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I wish my mom could tell me the story of her death

The author and her mother on June 18, 1978. (Courtesy Kate Peltz)
The author and her mother on June 18, 1978. (Courtesy Kate Peltz)

“Is mom going to die?” my sister asked over the phone. “I think so,” I replied.

I was standing in my bathroom, toothbrush in hand. It was an ordinary morning in February 2021. My kids were downstairs getting ready for school. The sun was out. And though my world was wobbling, I moved with strange stillness after receiving a call from the police in my mother’s town, 25 minutes down the road. Neighbors had found my mom at the bottom of her back steps, unresponsive but with vital signs. She was in an ambulance, on her way to the hospital.

I’m not a prayerful person but driving to my mom’s home — while I awaited contact from her medical team — I sent up a request: “Please, God. If this is her time, take her.” I did not want her to suffer. She was petrified of needing to be hospitalized during the pandemic and not being permitted to have visitors. Yet there she was, on her own. Hospital restrictions prevented me from accompanying her.

At her house, I walked into a life interrupted. Dinner on the stove. Wine on the counter. The air still smelled like her. Though my gut told me she would not return to the meal she had prepared, I nevertheless packed food into containers and busied myself at her kitchen sink, moving my hands to still my mind.

A voyeur, I inspected her mail and opened her pill organizer before stripping the sheets off her bed. The quiet of her house made me tiptoe, even as there was no one to disturb.

A year has passed since my mom died. Instead of being haunted by the details of her death, I am merely curious.

“Your mother has sustained a catastrophic brain injury,” the neurosurgeon explained over the phone. “She has three massive bleeds, including one in the brainstem.”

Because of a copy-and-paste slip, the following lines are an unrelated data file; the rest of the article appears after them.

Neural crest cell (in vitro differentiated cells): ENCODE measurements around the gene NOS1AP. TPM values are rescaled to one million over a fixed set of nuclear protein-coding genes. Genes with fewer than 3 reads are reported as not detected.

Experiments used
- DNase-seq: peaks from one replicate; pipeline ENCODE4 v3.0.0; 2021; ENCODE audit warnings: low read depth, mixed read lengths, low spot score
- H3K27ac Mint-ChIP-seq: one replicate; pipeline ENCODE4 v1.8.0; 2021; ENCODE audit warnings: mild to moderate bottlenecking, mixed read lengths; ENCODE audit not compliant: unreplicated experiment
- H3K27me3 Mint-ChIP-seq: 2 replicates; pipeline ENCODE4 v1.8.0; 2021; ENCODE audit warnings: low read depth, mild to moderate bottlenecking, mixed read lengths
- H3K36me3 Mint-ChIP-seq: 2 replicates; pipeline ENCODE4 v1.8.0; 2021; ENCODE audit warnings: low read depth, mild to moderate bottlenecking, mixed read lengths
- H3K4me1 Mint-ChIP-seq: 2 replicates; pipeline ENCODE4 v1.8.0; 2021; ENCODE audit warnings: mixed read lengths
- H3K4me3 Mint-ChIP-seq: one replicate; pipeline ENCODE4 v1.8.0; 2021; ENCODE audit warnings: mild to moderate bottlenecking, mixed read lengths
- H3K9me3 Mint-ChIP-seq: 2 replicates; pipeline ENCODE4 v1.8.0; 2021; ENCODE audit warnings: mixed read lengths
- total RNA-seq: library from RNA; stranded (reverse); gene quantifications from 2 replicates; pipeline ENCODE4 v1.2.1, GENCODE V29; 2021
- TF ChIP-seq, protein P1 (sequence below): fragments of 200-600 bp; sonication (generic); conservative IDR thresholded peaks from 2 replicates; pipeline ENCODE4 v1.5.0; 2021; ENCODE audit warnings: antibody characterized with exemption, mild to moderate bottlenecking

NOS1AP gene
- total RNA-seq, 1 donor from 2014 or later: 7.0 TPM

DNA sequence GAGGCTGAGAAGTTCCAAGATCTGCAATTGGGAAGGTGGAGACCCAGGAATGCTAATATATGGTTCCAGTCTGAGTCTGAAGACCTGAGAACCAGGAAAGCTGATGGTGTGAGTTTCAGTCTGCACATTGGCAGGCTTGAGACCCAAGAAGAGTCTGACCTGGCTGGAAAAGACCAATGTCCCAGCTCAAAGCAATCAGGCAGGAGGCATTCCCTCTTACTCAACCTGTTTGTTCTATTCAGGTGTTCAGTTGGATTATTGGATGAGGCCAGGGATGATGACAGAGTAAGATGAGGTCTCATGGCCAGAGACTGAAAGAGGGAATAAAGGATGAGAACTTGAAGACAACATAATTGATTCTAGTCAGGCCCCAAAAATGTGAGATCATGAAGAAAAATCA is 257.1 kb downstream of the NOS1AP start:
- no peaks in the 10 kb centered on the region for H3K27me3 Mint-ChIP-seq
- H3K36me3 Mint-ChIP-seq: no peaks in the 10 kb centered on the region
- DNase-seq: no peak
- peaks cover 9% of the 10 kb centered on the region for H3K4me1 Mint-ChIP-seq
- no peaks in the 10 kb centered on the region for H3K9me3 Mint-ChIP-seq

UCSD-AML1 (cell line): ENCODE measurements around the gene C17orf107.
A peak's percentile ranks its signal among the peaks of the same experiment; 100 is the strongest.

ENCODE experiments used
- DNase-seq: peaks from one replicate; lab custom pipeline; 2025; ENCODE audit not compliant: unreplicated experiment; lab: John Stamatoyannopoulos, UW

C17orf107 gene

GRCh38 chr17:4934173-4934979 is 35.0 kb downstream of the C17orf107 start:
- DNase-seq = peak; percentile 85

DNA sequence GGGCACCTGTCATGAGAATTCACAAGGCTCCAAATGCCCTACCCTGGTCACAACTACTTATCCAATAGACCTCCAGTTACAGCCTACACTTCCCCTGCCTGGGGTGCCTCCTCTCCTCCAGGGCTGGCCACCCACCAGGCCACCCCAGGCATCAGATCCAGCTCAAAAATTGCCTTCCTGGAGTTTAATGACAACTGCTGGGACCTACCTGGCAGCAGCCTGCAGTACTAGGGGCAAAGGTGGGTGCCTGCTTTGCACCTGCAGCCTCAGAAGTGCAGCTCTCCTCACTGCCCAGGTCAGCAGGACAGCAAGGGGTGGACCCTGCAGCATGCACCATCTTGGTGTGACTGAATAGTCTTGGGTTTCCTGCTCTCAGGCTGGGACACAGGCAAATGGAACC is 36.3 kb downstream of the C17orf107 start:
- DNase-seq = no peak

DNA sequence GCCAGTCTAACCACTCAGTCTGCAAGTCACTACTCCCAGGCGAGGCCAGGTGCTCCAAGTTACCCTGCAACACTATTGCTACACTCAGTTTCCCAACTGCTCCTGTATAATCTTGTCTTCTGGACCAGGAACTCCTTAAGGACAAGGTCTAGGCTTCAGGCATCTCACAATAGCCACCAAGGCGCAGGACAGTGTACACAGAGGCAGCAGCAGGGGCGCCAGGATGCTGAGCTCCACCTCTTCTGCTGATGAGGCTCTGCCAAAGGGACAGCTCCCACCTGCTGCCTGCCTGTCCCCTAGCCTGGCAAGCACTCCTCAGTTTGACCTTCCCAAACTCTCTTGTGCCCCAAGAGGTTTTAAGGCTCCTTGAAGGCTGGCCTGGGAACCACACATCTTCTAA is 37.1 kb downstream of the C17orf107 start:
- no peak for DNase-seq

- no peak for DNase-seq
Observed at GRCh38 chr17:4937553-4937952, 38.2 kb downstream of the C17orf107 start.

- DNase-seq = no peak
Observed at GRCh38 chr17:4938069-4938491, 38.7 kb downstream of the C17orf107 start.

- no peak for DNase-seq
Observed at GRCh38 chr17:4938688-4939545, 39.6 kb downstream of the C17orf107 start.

I asked the doctor, “If this were your mother, would you consider the injury a terminal one?”

His reply came swiftly, “Yes.”

Effectively, my mother was brain dead. The “blessing” of her injury was that she could not feel pain.

Over the phone, my sister and I decided to move immediately to palliative measures. COVID regulations meant I would be my mother’s sole hospital visitor, and we would have just one final hour together.

As I peered into the ICU, I saw a woman propped up in bed under heavy white blankets. She wore a cervical collar. Her closed, blackened eyes and matted hair made me think for a moment there had been a mistake. Only her familiar hands told me I was with the person who’d raised me. I struggled to act lovingly and gracious when I felt both repelled by, and in disbelief of, her injuries.

The author and her mother in 2002 outside of Pinkham Notch Visitor Center in Gorham, New Hampshire. (Courtesy Kate Peltz)
The author and her mother in 2002 outside of Pinkham Notch Visitor Center in Gorham, New Hampshire. (Courtesy Kate Peltz)

Cautioning my sister and our husbands about how my mother looked, I held a tablet close to her broken face. Through a computer screen, their heartfelt goodbyes were too distanced, and too short.

After we hung up, I was alone with my mother’s body, her heart beating inside her chest, even though medically speaking, she was already gone. We had not touched in 11 months because of the pandemic. When I took her hand, she gripped back. Just a reflex, the doctor told me, not a sign of life. Still, I sometimes regret not asking my mother if she could hear me.

Our allotted minutes together passed quickly, with machines beeping in the background. Because of COVID protocol, I wasn’t allowed in the room when clinicians removed the breathing tube. I hugged my mother, then left her in the hospital to die. Nurses assured me she would not be alone. But I was. At home, away from her.

The body holds only what it can. For months, because I was not ready to accept that she was dead, I perseverated on the final lonely moments of her life.

I pictured her feet resting on the bottom step as her crumpled body lay on the frozen ground. Did she fall at night after dinner, because of too much wine, or was it in the wintery morning hours? How long was she conscious and in pain? Could she see the icy stars as she looked up at the sky? Was she terrified of the trouble she was in?

A year has passed since my mom died. Instead of being haunted by the details of her death, I am merely curious. My mom was my go-to person for remembering. If I couldn't quite piece together a memory I'd call her, and she'd share her version of the same event. I sure could have used her this year. Countless times over the past several months, I've longed to ask my mom to tell me the story of her death.

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Kate Peltz Cognoscenti contributor
Kate Peltz is a college counselor and writer based in Concord. 

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